Today, many pro-Obama liberals are still up for it, despite the fact that the previously low-level battle for control of Afghanistan has morphed into a regional war that could take the US into direct conflict with Pakistan. Obama is dropping the handsome puppet Karzai like so much worthless stock and preparing opinion for a security-state in Afghanistan, the better to deepen the war in the south and east of the country (more US troops are being sent to these regions) and intensify the onslaught in Pakistan. Already, Obama's drones are outkilling Bush's drones, with a reported ratio of fifty dead civilians for every one dead 'Al Qaeda' target. The idea that this is just a war against some small bands of Islamist fighters is nonsense. The main social forces in the Northwest Frontier Province (NWFP), the Federally Administered Tribal Areas (FATA) and Balochistan’s provincial capital, Quetta, are hostile to the quasi-colonial rule of the Punjab elite, and to its supplications on America's behalf. The NWFP and FATA are ethnic Pashtun, largely, like much of the population across the barely existing border, in southern Afghanistan. The vast majority of those who suffered from Pakistan's own 'war on terror' were non-combatants. Still, Pakistan's elected crime families show no sign of being able to deliver what Obama wants. They cut a deal with its foes a long time ago for fear of losing much of the country, and the government is now embroiled in a bitter row that has seen Nawaz Sharif expelled from the goverment and try to place himself as a figurehead of the lawyers' movement - Sharif, of all people, who has no reason to support a genuinely independent judiciary. Now, since the US military leadership is raising hellfire about some kind of 'Al Qaeda'-led nuclear-tipped state of supreme evil emerging if things continue as they are (a complete fantasy), one expects a US-backed military coup any month now.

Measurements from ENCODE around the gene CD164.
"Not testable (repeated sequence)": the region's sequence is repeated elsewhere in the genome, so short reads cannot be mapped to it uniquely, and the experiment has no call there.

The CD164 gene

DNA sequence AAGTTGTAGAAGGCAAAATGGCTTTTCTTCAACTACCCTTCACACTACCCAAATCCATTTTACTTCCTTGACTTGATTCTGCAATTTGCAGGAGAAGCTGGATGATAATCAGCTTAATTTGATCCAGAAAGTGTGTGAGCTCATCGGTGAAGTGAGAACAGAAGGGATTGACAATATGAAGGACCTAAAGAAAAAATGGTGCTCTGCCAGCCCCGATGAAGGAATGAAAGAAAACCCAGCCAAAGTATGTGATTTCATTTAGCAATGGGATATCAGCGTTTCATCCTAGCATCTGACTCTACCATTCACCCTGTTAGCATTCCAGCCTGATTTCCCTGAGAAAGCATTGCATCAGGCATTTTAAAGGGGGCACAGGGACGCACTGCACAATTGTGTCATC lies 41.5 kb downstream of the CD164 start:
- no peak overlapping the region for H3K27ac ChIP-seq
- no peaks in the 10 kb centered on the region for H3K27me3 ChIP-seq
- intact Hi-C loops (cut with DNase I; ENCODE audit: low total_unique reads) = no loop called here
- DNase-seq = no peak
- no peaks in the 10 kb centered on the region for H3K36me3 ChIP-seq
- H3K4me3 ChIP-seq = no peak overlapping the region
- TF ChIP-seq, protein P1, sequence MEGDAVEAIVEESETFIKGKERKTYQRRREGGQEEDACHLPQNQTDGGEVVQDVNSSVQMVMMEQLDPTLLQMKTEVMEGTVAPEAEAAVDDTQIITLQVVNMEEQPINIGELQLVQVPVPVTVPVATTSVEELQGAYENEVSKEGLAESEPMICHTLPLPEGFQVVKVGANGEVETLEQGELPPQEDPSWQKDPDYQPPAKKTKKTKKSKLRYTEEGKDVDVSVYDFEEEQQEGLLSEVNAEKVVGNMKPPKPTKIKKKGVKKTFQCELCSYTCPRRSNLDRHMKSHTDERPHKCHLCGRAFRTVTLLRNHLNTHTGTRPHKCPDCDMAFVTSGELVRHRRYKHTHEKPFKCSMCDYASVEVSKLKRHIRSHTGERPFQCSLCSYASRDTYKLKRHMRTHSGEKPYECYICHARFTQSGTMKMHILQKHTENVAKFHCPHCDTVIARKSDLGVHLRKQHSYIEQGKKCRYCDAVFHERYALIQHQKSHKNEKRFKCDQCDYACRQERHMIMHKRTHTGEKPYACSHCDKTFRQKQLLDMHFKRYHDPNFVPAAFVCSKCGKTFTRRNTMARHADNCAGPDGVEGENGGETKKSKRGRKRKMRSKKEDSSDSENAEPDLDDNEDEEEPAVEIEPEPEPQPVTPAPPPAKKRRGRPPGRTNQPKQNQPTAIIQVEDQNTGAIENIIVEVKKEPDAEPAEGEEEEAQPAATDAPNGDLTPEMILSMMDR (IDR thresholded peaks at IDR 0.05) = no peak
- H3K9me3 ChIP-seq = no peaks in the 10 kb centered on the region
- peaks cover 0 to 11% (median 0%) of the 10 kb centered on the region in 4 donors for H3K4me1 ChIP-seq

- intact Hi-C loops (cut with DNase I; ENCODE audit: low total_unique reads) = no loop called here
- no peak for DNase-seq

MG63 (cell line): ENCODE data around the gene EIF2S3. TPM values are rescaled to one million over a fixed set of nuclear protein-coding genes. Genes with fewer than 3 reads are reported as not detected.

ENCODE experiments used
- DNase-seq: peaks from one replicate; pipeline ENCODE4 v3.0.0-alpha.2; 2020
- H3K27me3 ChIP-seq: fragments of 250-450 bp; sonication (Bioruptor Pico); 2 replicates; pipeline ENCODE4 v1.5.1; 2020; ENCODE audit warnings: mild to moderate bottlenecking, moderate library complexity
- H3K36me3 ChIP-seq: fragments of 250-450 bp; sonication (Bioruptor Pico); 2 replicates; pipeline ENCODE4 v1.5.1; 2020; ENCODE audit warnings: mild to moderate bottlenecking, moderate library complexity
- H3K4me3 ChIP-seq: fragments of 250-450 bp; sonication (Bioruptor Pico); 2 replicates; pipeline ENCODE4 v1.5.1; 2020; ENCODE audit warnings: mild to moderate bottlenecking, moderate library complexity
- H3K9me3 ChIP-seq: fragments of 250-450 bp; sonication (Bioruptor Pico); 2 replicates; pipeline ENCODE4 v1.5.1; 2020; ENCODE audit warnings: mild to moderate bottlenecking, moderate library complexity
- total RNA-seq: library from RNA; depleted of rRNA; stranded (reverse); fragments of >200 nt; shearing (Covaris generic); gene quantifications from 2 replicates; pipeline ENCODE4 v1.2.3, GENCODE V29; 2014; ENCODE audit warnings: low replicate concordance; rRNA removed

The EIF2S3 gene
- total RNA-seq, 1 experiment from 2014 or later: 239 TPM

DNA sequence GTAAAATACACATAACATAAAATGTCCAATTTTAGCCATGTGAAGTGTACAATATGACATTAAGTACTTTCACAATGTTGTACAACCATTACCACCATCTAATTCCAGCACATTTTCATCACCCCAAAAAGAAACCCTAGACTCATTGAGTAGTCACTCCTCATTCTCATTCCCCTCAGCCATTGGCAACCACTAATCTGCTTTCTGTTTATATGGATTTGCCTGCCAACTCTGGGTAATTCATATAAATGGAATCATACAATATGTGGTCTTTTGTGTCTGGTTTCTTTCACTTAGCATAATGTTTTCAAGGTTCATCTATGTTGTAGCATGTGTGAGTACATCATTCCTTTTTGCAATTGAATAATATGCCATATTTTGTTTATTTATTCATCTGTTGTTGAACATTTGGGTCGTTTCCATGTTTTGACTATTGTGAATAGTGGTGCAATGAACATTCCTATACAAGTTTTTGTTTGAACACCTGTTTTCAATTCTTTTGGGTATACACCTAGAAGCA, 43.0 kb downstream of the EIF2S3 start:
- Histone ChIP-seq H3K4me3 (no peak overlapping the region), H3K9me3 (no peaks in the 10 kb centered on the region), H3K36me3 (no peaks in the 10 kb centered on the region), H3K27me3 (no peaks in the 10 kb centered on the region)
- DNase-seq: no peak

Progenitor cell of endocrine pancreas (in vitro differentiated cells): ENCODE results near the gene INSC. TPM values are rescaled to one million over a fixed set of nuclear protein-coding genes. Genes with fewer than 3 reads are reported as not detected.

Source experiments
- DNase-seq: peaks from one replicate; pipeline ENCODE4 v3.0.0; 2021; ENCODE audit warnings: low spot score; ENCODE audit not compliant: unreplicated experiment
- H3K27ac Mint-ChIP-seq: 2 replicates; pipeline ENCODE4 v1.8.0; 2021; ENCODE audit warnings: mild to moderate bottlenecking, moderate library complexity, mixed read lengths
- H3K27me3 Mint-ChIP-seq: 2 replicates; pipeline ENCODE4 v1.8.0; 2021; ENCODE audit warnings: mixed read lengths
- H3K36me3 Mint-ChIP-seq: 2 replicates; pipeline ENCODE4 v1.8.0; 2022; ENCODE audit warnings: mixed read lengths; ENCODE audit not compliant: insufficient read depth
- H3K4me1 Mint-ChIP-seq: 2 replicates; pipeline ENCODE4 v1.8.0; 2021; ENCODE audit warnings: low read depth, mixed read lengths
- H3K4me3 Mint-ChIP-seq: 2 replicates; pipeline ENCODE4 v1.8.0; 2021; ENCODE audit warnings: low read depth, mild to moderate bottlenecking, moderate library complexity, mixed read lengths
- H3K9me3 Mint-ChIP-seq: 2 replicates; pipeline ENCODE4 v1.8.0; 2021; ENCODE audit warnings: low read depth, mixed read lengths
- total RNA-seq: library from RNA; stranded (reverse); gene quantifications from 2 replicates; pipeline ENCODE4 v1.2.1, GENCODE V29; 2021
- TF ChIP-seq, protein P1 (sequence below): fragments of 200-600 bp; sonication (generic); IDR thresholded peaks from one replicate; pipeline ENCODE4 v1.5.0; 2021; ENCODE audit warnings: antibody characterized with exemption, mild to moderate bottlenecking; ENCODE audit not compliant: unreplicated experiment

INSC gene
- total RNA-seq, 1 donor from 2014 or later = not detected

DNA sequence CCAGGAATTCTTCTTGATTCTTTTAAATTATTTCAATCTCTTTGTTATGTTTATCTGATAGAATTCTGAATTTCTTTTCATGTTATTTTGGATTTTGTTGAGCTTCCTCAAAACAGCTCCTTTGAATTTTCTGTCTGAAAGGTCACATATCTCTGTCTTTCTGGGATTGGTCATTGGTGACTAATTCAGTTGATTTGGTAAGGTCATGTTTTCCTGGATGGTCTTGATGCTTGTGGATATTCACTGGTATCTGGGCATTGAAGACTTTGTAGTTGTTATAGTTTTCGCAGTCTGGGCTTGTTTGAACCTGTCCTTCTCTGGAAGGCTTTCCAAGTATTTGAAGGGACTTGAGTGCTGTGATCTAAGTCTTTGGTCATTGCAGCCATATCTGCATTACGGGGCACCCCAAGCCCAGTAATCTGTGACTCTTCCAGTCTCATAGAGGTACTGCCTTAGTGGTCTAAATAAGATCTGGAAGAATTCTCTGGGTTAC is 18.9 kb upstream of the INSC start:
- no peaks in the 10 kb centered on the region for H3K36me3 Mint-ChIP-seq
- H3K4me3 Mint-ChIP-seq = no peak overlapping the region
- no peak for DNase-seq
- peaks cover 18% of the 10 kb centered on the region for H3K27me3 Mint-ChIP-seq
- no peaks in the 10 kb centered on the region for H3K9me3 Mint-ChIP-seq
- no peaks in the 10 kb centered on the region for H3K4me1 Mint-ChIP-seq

And why not? The US has depended on the Pakistani army for fifty years and isn't about to stop now. Ironically, it is the army and its Inter-Services Intelligence Directorate (ISI) that has historically built up the jihadi networks that it has recently been battling, and which remains the main source of institutional support for these outfits. It was the army that protected its Taliban clients by facilitating the US invasion of Afghanistan in 2001, while allowing the Talibs to retreat to its north-western territories. It is also alleged that the army has maintained and protected groups like Lashkar-e-Toiba (LeT) long after their legal sell-by date in 2002. True, the Pakistani ruling class has been in a bind since 2001. Prior to that eventful year, the traditional backing for reactionary Islamist groups was highly congruent with its status as a US ally. It has been a dilemma ever since, in which billions of US dollars are at stake. The army has twice struck against the Islamists, once with the Musharraf-ordered attack on the Red Mosque, and again under US pressure with the failed 'Operation Lion Heart'. Each time it has done so, it has damaged its relationship with those jihadi groups and stimulated the insurgency. So, the army's usefulness to the US is severely compromised by its need to retain good relations with America's erstwhile foes. On the other hand, who else could the US turn to? The army remains the most powerful social force in Pakistan. It is not just a powerful security and intelligence apparatus but, as Justin Podur points out in the latest issue of Radical Philosophy, a potent capitalist in its own right with control over corn flakes, real estate, cement, mineral mining, etc. The corrupt political class is no match for the military, and the civil society has only periodically been able to challenge its dominance. Short of an invasion, the Pakistani army are the only game in town.
An invasion of Pakistan, though, is not out of the question. While Obama has discounted such an approach for now, he did indicate his willingness to countenance an invasion in 2007, and he has already embraced the Bush strategy of 'preemptive warfare'. All dynamics in the present war would tend to indicate US boots on Pakistani soil and, according to the Pakistani government, unofficial incursions have already taken place. Given intense competition with Russia over those central Asian energy supplies, given the possible break-up of the NATO alliance if this war fails, and given the need for the US ruling class to shore up its global dominance as its financial system collapses and economic competitiveness takes a dive, the further militarisation of American power seems inevitable. The accumulation of executive power could be a prelude to a more ambitious phase of American expansionism than we have yet seen.